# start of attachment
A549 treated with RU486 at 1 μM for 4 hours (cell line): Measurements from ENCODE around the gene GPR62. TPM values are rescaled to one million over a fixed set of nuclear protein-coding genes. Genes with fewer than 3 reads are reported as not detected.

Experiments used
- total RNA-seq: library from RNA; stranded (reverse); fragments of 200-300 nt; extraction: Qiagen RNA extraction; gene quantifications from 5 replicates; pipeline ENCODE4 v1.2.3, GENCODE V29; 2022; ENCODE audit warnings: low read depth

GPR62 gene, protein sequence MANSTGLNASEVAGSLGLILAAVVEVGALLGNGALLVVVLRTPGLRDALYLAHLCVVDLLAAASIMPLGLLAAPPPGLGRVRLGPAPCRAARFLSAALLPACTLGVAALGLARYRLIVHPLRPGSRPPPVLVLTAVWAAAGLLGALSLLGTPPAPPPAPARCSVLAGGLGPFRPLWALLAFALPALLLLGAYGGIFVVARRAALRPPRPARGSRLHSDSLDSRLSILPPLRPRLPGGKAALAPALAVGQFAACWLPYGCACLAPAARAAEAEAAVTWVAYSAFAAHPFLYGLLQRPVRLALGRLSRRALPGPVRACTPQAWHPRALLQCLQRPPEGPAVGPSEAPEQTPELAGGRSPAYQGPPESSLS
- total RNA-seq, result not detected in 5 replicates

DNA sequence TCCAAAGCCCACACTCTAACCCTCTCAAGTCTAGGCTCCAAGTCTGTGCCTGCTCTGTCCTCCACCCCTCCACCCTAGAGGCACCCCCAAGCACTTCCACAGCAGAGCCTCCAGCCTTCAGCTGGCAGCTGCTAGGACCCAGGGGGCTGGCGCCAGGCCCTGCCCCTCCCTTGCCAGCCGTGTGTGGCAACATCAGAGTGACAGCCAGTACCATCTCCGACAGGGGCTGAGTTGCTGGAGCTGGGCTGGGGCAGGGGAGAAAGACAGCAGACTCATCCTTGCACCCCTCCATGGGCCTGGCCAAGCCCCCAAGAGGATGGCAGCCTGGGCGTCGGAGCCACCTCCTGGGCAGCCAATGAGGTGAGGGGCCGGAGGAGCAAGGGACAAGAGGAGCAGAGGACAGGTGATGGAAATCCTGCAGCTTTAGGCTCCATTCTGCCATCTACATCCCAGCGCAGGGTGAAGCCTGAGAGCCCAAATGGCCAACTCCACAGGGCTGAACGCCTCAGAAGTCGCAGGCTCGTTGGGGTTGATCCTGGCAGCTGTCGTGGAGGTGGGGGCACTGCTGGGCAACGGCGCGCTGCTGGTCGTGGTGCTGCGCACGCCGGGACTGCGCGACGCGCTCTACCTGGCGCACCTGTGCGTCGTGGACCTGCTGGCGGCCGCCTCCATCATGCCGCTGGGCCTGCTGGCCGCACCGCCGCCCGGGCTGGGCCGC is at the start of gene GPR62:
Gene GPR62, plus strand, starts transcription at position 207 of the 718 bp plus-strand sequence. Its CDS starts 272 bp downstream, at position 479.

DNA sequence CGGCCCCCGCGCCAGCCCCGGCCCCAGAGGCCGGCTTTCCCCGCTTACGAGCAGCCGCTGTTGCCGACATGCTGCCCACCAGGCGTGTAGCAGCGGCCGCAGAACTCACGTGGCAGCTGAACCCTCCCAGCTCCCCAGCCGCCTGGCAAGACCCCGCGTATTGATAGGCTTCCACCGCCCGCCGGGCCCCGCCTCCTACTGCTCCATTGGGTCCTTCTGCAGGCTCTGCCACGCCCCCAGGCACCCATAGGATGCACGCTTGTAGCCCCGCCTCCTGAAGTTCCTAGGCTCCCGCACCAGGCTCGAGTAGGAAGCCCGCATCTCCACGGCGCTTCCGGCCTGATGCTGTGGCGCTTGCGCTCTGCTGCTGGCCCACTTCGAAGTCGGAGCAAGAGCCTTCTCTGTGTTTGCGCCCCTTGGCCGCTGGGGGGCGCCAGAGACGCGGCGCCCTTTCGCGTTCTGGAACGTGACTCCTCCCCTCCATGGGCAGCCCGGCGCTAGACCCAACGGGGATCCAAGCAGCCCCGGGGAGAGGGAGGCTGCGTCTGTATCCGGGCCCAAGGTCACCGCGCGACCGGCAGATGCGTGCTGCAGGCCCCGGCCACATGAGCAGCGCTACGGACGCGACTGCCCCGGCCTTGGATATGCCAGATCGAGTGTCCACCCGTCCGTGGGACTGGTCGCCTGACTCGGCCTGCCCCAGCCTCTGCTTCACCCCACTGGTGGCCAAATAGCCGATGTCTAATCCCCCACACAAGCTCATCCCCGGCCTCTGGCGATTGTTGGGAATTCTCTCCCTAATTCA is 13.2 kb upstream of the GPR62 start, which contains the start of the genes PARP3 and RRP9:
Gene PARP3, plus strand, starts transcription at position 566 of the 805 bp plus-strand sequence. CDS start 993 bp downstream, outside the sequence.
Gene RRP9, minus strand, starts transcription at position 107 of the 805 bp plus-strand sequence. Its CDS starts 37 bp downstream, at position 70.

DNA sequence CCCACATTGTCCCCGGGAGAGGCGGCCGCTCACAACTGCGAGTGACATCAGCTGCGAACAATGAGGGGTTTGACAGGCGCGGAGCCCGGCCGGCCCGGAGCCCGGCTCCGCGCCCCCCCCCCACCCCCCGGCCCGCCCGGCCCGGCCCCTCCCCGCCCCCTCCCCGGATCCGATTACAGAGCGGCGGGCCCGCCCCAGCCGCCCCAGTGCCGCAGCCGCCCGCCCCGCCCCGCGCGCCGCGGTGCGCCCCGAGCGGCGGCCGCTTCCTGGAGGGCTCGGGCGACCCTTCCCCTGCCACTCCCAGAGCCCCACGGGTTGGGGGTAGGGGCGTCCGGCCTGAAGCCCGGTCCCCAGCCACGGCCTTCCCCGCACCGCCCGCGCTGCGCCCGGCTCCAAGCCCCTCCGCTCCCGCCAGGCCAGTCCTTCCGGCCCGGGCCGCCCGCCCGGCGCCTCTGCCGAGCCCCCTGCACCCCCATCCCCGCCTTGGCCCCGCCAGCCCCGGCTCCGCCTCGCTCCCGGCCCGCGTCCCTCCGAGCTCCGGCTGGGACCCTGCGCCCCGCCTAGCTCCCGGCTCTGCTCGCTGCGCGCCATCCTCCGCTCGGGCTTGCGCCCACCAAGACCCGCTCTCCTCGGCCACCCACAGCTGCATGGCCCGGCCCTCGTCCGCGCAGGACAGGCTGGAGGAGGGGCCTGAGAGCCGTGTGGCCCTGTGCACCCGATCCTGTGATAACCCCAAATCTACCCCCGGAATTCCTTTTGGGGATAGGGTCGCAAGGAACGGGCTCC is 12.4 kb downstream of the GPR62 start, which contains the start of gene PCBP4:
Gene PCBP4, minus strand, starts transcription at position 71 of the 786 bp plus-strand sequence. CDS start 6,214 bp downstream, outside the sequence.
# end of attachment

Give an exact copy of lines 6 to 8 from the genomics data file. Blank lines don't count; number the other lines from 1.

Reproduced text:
DNA sequence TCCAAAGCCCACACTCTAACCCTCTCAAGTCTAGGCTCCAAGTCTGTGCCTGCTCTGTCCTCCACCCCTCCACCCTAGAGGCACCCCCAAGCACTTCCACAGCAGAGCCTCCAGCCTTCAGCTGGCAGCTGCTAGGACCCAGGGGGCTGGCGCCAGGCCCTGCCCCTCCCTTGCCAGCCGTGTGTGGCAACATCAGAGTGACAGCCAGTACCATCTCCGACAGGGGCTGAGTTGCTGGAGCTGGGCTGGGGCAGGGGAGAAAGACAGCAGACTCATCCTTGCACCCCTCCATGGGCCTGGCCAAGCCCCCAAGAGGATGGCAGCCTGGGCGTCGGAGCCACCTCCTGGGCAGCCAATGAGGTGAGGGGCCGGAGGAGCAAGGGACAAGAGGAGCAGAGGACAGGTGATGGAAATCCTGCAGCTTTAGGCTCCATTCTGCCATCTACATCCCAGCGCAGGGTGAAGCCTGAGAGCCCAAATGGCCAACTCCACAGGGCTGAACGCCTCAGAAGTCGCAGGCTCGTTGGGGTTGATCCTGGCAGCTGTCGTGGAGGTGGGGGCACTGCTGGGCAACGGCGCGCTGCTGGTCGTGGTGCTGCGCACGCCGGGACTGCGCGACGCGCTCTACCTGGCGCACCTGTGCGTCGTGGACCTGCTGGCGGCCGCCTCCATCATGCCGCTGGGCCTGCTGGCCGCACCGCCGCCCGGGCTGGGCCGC is at the start of gene GPR62:
Gene GPR62, plus strand, starts transcription at position 207 of the 718 bp plus-strand sequence. Its CDS starts 272 bp downstream, at position 479.

DNA sequence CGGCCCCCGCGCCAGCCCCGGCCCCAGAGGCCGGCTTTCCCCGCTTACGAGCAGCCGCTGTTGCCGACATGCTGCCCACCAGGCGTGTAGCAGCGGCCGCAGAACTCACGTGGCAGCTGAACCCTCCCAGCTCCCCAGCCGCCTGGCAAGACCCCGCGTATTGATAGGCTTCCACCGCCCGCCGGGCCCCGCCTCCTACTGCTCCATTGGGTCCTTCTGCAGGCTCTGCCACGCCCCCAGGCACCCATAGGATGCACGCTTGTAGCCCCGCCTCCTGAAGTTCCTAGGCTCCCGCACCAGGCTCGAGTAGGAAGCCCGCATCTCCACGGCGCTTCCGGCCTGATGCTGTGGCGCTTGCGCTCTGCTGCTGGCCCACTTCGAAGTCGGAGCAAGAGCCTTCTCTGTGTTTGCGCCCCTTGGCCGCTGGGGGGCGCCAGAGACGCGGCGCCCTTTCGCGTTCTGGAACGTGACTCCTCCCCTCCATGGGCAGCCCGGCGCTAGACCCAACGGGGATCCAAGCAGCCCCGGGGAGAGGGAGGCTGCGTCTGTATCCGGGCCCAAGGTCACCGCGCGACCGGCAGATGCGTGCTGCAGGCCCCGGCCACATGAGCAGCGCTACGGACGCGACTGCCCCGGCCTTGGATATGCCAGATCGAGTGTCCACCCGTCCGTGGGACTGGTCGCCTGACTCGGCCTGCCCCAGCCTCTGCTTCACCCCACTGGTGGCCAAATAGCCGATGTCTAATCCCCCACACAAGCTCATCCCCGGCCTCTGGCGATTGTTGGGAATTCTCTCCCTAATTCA is 13.2 kb upstream of the GPR62 start, which contains the start of the genes PARP3 and RRP9: